Judge Voids Windy City Modem Fees


The city of Chicago may not impose franchise fees on revenue local cable
companies derive from high-speed-data customers, a federal judge ruled last

In a short ruling, U.S. Judge David H. Coar agreed with eight operators sued
by the 'Windy City' that under federal law and Federal Communications Commission
rulings, cable companies do not need to contribute any cable-modem revenue in
the form of franchise fees.

Among the cable companies sued was the former AT&T Broadband, now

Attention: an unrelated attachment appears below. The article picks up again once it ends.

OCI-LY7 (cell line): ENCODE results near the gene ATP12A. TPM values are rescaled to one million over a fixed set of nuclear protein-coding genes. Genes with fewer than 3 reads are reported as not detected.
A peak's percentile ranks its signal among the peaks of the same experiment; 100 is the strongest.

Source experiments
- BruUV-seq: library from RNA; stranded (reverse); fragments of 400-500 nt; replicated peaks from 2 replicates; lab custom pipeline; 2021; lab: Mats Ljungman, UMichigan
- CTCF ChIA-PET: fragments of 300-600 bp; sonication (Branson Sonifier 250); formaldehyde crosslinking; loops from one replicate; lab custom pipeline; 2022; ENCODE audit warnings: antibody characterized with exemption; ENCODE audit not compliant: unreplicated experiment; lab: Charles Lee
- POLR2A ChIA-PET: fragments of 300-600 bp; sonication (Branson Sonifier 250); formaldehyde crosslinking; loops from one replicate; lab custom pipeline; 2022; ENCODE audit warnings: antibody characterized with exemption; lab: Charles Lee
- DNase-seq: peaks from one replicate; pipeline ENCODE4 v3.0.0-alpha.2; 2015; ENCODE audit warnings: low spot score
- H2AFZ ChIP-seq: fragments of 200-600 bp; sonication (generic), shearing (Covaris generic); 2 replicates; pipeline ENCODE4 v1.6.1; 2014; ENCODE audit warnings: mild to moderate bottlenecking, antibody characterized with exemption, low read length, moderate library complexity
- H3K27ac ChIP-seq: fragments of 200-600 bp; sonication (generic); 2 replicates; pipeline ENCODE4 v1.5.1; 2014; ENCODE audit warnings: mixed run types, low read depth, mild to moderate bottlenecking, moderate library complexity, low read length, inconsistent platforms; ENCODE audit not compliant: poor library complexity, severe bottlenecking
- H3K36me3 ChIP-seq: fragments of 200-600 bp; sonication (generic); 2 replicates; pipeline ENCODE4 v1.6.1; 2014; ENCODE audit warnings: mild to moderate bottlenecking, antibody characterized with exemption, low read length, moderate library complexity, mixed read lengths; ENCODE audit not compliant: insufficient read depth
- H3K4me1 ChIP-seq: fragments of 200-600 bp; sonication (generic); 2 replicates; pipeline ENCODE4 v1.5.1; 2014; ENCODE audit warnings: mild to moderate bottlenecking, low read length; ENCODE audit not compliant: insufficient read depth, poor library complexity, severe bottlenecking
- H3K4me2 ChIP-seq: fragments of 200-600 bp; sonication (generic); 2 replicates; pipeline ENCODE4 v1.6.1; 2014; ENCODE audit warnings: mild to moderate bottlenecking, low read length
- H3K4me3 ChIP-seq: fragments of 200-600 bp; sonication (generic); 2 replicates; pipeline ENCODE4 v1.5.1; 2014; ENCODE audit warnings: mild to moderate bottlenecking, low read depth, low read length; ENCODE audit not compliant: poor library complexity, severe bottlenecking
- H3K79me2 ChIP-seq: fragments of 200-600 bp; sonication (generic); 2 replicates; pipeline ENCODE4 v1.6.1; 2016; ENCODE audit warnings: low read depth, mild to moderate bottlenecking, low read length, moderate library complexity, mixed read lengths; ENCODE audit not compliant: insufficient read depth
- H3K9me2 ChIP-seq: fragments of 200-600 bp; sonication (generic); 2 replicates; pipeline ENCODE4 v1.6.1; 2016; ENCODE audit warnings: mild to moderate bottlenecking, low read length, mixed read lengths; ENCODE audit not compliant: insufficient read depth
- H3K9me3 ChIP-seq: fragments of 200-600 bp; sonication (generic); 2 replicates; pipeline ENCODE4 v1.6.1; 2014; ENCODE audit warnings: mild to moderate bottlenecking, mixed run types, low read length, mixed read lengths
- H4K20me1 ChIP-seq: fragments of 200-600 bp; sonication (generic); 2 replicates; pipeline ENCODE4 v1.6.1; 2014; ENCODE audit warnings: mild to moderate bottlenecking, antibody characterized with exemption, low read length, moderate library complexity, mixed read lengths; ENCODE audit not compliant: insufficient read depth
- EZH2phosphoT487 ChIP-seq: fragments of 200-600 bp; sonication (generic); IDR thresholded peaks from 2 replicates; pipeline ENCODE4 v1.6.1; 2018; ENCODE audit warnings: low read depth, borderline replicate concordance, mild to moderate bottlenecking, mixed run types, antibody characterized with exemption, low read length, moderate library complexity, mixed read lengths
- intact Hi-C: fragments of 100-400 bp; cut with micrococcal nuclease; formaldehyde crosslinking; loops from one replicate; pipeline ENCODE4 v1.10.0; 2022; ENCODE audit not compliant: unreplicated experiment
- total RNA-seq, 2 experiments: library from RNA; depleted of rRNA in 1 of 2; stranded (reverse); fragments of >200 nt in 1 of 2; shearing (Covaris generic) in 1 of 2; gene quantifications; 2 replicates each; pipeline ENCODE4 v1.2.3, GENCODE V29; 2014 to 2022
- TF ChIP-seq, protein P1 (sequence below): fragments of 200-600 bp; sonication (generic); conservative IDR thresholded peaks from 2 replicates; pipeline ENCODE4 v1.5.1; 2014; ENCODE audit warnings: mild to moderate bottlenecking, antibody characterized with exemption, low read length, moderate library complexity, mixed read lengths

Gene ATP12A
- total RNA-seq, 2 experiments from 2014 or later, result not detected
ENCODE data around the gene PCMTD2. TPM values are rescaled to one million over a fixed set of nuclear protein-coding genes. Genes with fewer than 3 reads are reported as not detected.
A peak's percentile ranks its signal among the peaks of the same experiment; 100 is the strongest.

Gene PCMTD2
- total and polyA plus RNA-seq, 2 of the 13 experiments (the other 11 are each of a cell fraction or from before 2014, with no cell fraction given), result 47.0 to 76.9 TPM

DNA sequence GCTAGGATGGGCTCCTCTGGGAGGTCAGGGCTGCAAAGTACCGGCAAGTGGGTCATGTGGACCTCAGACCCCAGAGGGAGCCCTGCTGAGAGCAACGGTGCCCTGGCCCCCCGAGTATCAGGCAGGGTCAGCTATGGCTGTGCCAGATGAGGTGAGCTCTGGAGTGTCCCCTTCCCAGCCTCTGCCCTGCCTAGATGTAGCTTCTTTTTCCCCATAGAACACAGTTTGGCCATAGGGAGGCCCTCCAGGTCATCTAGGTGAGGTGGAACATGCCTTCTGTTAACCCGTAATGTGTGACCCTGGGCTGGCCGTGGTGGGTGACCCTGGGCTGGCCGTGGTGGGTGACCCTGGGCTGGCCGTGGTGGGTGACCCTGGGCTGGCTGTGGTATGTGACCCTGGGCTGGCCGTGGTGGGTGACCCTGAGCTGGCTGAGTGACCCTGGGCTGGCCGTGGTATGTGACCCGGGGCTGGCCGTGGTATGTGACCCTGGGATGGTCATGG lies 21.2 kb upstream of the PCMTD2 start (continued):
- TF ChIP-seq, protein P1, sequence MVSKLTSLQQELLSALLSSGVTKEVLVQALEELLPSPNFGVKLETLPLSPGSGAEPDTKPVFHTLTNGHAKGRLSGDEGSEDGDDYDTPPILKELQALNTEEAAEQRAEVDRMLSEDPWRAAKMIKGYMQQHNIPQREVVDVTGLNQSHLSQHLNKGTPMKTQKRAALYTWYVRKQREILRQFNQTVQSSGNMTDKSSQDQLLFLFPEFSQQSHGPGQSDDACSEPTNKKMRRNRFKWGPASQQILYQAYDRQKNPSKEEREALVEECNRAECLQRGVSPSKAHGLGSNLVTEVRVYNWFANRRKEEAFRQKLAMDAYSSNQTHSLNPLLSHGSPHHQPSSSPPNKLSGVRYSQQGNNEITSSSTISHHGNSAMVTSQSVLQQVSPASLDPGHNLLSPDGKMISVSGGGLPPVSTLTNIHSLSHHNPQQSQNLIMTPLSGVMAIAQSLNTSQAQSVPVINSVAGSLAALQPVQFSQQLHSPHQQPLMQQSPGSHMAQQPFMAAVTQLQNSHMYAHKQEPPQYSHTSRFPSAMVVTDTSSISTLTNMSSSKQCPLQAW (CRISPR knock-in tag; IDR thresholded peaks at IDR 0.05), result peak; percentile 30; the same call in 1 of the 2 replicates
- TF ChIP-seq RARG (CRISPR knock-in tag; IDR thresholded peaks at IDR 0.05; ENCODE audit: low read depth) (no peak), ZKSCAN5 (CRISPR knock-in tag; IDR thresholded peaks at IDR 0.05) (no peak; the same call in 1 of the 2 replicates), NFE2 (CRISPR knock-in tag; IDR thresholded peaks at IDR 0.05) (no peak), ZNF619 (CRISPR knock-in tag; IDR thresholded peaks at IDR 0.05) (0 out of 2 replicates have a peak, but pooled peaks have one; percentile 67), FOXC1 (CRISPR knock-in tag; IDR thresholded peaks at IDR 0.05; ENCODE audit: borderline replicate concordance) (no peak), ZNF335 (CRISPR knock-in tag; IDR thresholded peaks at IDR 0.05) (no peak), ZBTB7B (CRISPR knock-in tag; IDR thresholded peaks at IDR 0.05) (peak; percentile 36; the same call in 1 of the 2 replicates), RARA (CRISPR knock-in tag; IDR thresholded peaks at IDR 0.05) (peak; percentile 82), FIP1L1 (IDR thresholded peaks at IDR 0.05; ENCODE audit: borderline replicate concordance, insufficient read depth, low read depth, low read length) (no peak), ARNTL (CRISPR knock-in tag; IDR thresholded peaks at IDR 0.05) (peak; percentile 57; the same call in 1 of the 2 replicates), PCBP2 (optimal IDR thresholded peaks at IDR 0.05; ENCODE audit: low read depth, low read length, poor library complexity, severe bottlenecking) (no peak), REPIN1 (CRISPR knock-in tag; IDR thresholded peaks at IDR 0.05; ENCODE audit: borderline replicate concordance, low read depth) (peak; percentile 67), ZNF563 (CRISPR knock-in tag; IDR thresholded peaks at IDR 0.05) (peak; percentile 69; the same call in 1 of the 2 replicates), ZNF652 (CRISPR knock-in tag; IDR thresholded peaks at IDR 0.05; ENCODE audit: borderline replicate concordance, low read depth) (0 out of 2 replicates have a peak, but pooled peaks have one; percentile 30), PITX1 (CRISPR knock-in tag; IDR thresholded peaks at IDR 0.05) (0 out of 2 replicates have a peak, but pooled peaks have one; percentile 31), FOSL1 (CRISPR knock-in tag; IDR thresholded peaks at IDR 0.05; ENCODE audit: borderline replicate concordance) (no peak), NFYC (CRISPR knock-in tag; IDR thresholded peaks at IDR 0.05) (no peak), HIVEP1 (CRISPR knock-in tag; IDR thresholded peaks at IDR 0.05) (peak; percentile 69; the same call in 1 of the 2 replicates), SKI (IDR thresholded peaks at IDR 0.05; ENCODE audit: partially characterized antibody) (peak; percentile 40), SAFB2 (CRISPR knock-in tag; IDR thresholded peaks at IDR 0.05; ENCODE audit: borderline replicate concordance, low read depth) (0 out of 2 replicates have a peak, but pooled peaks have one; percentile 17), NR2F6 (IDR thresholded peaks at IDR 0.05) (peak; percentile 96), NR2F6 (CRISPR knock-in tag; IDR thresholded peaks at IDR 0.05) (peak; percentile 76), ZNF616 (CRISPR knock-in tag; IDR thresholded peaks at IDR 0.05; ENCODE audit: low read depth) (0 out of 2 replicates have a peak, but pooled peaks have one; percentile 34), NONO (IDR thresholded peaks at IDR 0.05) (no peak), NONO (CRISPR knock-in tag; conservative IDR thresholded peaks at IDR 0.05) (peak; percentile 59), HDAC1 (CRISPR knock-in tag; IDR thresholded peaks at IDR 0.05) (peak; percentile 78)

controlled by Comcast Corp.

Under federal law, cities may demand up to 5% of a cable company's gross
revenue from cable services -- an annual take totaling more than $2 billion,
according to the National Cable & Telecommunications Association

In March 2002, many operators stopped paying franchise fees on cable-modem
revenue after the FCC ruled that cable-modem service was not a 'cable service'
as defined in federal law.

Many cable companies said they feared being sued by data
subscribers if they continued to collect franchise fees on a noncable service
after the FCC ruling.